Infidels may assemble and worship together under the following circumstances: They must not worship outdoors or in any place that is designed to make their worship conspicuous to passers-by. The infidels cannot purchase property on which to build an edifice for worship, as such an edifice would be construed as advertising a religion other than Islam. The infidels cannot assemble for worship in public buildings or businesses. The infidels must assemble in tents and private homes unadorned by any images incompatible with Islam. The infidels must not advertise. The infidels must not solicit more followers, such as carrying out missionary, evangelizing, or any other ministries designed for recruitment. The infidels shall not operate schools. Any instruction must only be given clandestinely in private homes or during the course of the worship assemblies.
Infidels shall not speak ill of Islam, even in private conversation, even when assembled privately for worship, nor by writing or drawing.
Infidels may possess books of scripture so long as they are only viewed or used in private homes or at worship assemblies. They must be stored in an enclosed space that conceals them from view to visitors to the home (in a closed box or trunk or wrapped in an opaque material would be okay, but not on a bookshelf, nor resting, uncovered, upon the floor). They must be concealed when carrying them outdoors, such as to another private home or to a worship assembly. The book cover can only label its title in words. It cannot be adorned with religious symbols. No sales of such scriptures can be transacted entirely within Afghanistan. They must be purchased from beyond the nation’s borders, whether purchased in person and conveyed back to Afghanistan concealed in the buyer’s luggage, or purchased by orders placed inconspicuously by mail, phone, internet, or some other third party, to be shipped to the buyer by mail or other parcel courier. If shipped to Afghanistan, the book should be wrapped to conceal the book completely, and the packaging can only display the name and address of the buyer, and the return address, with no name, of the distributor or seller, along with any postage stamps, bar codes, or other markings that couriers need for routing the packages to their destinations. If foreign sellers balk at complying with such shipping requirements, do they want to do business with Afghan citizens, or not? If they do, they’ll meet the requirements.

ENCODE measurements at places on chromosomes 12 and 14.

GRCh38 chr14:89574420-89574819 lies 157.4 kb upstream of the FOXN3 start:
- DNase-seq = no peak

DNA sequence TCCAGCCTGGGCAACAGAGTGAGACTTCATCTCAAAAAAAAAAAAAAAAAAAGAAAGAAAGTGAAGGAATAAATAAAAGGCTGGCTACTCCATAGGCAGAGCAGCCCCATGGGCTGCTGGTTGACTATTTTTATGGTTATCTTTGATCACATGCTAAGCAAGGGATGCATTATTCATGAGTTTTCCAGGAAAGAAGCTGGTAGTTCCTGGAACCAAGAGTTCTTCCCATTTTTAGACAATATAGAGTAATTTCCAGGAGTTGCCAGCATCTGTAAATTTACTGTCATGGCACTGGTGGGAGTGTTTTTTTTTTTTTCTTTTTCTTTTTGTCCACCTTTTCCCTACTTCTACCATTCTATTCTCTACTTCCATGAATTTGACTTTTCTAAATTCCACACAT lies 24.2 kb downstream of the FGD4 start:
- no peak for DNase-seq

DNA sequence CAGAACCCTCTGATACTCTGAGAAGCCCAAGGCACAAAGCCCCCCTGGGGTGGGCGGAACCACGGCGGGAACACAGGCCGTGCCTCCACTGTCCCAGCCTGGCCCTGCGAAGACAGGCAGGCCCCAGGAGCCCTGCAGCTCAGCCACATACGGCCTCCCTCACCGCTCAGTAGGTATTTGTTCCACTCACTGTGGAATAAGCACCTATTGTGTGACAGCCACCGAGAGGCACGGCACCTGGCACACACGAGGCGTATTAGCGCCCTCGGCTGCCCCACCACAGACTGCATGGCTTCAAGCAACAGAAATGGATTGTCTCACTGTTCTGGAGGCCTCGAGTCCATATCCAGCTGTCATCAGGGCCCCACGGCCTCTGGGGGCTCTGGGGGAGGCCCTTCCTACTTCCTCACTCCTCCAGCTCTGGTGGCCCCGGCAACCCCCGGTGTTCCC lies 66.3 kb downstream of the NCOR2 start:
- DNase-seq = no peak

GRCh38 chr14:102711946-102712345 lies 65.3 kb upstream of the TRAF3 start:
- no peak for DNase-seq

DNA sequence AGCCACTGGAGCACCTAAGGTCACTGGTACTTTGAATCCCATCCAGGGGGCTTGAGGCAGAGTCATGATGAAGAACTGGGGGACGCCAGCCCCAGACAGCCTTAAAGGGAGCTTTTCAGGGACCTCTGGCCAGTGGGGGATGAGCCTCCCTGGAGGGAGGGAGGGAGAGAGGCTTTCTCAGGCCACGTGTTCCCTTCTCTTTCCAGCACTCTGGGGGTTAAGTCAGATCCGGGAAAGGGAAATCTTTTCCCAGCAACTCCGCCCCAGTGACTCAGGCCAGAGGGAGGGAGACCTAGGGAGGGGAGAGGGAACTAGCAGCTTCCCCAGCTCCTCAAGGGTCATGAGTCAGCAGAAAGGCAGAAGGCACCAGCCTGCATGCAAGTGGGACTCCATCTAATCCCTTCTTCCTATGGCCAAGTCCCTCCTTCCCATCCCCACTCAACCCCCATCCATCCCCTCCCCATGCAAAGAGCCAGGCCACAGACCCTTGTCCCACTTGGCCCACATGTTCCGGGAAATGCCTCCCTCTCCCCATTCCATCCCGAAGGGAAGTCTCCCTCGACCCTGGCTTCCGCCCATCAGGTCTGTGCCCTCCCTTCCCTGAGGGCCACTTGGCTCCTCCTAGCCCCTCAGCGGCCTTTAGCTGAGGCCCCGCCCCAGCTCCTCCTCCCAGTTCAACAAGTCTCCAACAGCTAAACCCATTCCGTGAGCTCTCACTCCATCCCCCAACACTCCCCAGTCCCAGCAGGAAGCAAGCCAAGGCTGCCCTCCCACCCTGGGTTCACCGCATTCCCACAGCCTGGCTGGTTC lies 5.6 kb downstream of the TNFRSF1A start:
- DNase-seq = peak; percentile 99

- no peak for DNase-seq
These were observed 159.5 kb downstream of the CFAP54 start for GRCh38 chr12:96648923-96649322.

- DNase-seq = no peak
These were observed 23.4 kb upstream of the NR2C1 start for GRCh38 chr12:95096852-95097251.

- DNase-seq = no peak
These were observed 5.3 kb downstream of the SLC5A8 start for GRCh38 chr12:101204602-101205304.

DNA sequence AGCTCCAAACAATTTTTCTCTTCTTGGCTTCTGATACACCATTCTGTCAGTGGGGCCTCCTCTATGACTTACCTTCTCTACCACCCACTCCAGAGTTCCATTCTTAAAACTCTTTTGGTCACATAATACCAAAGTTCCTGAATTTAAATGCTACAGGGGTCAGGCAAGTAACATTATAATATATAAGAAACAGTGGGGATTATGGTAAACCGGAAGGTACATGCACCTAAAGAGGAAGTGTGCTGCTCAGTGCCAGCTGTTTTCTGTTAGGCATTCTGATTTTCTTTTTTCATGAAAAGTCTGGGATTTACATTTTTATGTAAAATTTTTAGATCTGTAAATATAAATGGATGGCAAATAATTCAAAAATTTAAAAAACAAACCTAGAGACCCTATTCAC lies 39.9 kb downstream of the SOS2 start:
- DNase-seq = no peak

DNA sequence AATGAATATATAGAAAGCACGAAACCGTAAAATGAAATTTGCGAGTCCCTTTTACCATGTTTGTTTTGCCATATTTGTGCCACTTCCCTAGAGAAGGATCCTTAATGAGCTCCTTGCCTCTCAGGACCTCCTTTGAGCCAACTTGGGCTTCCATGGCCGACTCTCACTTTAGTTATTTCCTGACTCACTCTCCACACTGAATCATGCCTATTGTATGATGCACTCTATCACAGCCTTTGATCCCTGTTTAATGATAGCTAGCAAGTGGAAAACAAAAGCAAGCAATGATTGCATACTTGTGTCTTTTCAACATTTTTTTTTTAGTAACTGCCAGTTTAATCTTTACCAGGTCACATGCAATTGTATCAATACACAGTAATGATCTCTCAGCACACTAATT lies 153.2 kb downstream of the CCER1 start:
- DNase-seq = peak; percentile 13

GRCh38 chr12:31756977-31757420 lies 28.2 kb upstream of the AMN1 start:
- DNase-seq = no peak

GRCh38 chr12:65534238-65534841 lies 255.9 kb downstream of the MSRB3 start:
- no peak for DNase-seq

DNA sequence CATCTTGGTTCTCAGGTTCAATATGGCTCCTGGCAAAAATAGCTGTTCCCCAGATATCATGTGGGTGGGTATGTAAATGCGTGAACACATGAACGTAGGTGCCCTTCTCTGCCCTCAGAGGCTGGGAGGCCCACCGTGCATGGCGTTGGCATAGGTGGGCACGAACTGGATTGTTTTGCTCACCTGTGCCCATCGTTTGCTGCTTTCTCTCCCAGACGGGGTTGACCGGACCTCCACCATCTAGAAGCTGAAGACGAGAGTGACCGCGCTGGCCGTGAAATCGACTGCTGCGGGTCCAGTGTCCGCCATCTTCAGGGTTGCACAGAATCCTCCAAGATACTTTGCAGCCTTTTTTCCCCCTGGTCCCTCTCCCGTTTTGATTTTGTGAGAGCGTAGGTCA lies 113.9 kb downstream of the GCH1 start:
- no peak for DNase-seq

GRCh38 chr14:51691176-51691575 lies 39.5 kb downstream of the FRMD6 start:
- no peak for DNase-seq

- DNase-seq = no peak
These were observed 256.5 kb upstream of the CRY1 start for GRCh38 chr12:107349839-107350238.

Only when assembled, or alone in private, so as not to have the intent of being heard by passers-by, may infidels utter prayers or speeches that are not in keeping with the Muslim faith.
In any week, the holy day used for religious observances by the infidels shall be the same as the holy day used by Muslims. Saturday or Sunday assembly for worship, such as is customary in non-Muslim nations, will, instead, take place on Friday.
Apparel worn by infidels must be apparel that is also acceptable for Muslims to wear. The same applies to hairstyles, makeup, jewelry, purses, wallets, and body markings.
There must also be some kind of legal penalty against Muslims who harass infidels on the basis of religion when the infidels are compliant with all Afghan laws, with the penalties meted out on a sliding scale commensurate with however egregious the harassment was proven to be.
With these minimal “baby steps,” Afghan exiles who left the Muslim faith might consider being repatriated, further strengthening the population’s resolve not to tolerate nor cooperate with the Taliban. Those who are repatriated might also benefit the nation by bringing back whatever skills or wealth they may have acquired abroad. Foreigners may feel less endangered by guarantees of these minimal religious protections, whether conducting business or performing volunteer service.
I believe when Afghan citizens sense the difference between the new Afghan government and the old Taliban regime, they’ll prefer rule under the new government over rule under the Taliban. I believe the citizens will favor more freedom over more fear.
Perhaps Afghans will be able to tolerate more than these “baby steps,” and maybe religious freedom can be expanded a little bit more. Yes, there is a risk of more exposure to Western ways, and all the perceived negatives entailed with it, but Western ways will be increasingly exposed, anyway, by virtue of the shrinking global village we all live in. Helping Muslims to withstand the temptations of Western ways little bit by little bit by peacefully living with infidels in their midst is more useful than not building up the strength of one’s convictions, and becoming easy prey to temptations when the Western world, inevitably, bursts upon them with full force. When that day comes, isolation from infidels will not have prepared them.
The American experience with religious freedom has been a good one. Even “baby steps” in that direction will reap some benefits. If you step in that direction, don’t fear the future. It will be better than the past.